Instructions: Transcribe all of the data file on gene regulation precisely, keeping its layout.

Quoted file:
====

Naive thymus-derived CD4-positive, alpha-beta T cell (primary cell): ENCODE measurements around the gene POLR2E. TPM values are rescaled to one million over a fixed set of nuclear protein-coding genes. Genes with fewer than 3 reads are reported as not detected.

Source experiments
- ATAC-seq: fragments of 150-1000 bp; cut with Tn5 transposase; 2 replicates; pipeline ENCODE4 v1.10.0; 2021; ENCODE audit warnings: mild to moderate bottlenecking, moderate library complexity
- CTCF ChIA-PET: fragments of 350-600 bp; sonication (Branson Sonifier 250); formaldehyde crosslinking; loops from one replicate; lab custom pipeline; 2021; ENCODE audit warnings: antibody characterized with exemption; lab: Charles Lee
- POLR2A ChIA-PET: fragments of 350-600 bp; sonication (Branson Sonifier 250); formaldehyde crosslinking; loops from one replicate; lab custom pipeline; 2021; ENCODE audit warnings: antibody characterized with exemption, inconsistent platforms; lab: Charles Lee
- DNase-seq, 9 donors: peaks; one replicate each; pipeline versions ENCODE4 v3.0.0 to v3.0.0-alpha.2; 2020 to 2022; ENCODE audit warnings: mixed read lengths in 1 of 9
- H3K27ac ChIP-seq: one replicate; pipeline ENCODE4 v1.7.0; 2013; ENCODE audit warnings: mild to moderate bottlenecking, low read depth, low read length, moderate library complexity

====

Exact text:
Naive thymus-derived CD4-positive, alpha-beta T cell (primary cell): ENCODE measurements around the gene POLR2E. TPM values are rescaled to one million over a fixed set of nuclear protein-coding genes. Genes with fewer than 3 reads are reported as not detected.

Source experiments
- ATAC-seq: fragments of 150-1000 bp; cut with Tn5 transposase; 2 replicates; pipeline ENCODE4 v1.10.0; 2021; ENCODE audit warnings: mild to moderate bottlenecking, moderate library complexity
- CTCF ChIA-PET: fragments of 350-600 bp; sonication (Branson Sonifier 250); formaldehyde crosslinking; loops from one replicate; lab custom pipeline; 2021; ENCODE audit warnings: antibody characterized with exemption; lab: Charles Lee
- POLR2A ChIA-PET: fragments of 350-600 bp; sonication (Branson Sonifier 250); formaldehyde crosslinking; loops from one replicate; lab custom pipeline; 2021; ENCODE audit warnings: antibody characterized with exemption, inconsistent platforms; lab: Charles Lee
- DNase-seq, 9 donors: peaks; one replicate each; pipeline versions ENCODE4 v3.0.0 to v3.0.0-alpha.2; 2020 to 2022; ENCODE audit warnings: mixed read lengths in 1 of 9
- H3K27ac ChIP-seq: one replicate; pipeline ENCODE4 v1.7.0; 2013; ENCODE audit warnings: mild to moderate bottlenecking, low read depth, low read length, moderate library complexity